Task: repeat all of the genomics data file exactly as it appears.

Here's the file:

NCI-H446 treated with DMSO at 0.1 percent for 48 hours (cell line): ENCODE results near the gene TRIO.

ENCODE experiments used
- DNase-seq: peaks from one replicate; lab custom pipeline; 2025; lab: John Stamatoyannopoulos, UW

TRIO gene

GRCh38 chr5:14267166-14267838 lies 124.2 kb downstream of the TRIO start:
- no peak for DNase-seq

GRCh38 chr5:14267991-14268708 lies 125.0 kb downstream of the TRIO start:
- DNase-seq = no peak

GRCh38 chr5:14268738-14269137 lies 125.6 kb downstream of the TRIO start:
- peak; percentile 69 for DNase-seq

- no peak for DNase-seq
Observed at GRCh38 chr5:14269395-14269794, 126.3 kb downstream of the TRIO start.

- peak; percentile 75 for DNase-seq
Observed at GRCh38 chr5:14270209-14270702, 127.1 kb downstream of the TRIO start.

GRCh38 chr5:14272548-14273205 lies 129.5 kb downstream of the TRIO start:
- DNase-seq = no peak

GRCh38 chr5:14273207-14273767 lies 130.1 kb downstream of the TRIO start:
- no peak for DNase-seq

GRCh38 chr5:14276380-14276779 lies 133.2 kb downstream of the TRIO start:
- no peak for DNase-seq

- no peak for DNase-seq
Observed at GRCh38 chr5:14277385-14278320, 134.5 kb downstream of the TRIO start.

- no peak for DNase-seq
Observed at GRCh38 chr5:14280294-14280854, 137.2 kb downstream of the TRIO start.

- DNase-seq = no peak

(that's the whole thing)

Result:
NCI-H446 treated with DMSO at 0.1 percent for 48 hours (cell line): ENCODE results near the gene TRIO.

ENCODE experiments used
- DNase-seq: peaks from one replicate; lab custom pipeline; 2025; lab: John Stamatoyannopoulos, UW

TRIO gene

GRCh38 chr5:14267166-14267838 lies 124.2 kb downstream of the TRIO start:
- no peak for DNase-seq

GRCh38 chr5:14267991-14268708 lies 125.0 kb downstream of the TRIO start:
- DNase-seq = no peak

GRCh38 chr5:14268738-14269137 lies 125.6 kb downstream of the TRIO start:
- peak; percentile 69 for DNase-seq

- no peak for DNase-seq
Observed at GRCh38 chr5:14269395-14269794, 126.3 kb downstream of the TRIO start.

- peak; percentile 75 for DNase-seq
Observed at GRCh38 chr5:14270209-14270702, 127.1 kb downstream of the TRIO start.

GRCh38 chr5:14272548-14273205 lies 129.5 kb downstream of the TRIO start:
- DNase-seq = no peak

GRCh38 chr5:14273207-14273767 lies 130.1 kb downstream of the TRIO start:
- no peak for DNase-seq

GRCh38 chr5:14276380-14276779 lies 133.2 kb downstream of the TRIO start:
- no peak for DNase-seq

- no peak for DNase-seq
Observed at GRCh38 chr5:14277385-14278320, 134.5 kb downstream of the TRIO start.

- no peak for DNase-seq
Observed at GRCh38 chr5:14280294-14280854, 137.2 kb downstream of the TRIO start.

- DNase-seq = no peak